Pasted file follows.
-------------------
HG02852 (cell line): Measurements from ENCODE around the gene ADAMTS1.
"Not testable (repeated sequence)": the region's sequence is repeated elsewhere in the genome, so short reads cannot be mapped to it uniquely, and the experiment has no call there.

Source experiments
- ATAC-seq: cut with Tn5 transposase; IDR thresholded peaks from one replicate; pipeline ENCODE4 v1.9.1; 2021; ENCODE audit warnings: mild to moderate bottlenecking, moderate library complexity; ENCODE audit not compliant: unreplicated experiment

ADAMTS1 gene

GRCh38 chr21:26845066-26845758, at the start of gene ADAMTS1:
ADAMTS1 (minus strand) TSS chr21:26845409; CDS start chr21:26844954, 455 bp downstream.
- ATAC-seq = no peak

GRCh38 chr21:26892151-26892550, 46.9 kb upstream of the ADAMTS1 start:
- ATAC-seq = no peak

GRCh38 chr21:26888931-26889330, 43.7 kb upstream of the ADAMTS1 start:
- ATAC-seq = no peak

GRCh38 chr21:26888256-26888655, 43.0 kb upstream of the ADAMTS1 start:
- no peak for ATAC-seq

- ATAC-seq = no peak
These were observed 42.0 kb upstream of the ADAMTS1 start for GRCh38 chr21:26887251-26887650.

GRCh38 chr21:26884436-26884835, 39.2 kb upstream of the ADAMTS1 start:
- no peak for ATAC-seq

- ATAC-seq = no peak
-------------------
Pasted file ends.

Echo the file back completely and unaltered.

HG02852 (cell line): Measurements from ENCODE around the gene ADAMTS1.
"Not testable (repeated sequence)": the region's sequence is repeated elsewhere in the genome, so short reads cannot be mapped to it uniquely, and the experiment has no call there.

Source experiments
- ATAC-seq: cut with Tn5 transposase; IDR thresholded peaks from one replicate; pipeline ENCODE4 v1.9.1; 2021; ENCODE audit warnings: mild to moderate bottlenecking, moderate library complexity; ENCODE audit not compliant: unreplicated experiment

ADAMTS1 gene

GRCh38 chr21:26845066-26845758, at the start of gene ADAMTS1:
ADAMTS1 (minus strand) TSS chr21:26845409; CDS start chr21:26844954, 455 bp downstream.
- ATAC-seq = no peak

GRCh38 chr21:26892151-26892550, 46.9 kb upstream of the ADAMTS1 start:
- ATAC-seq = no peak

GRCh38 chr21:26888931-26889330, 43.7 kb upstream of the ADAMTS1 start:
- ATAC-seq = no peak

GRCh38 chr21:26888256-26888655, 43.0 kb upstream of the ADAMTS1 start:
- no peak for ATAC-seq

- ATAC-seq = no peak
These were observed 42.0 kb upstream of the ADAMTS1 start for GRCh38 chr21:26887251-26887650.

GRCh38 chr21:26884436-26884835, 39.2 kb upstream of the ADAMTS1 start:
- no peak for ATAC-seq

- ATAC-seq = no peak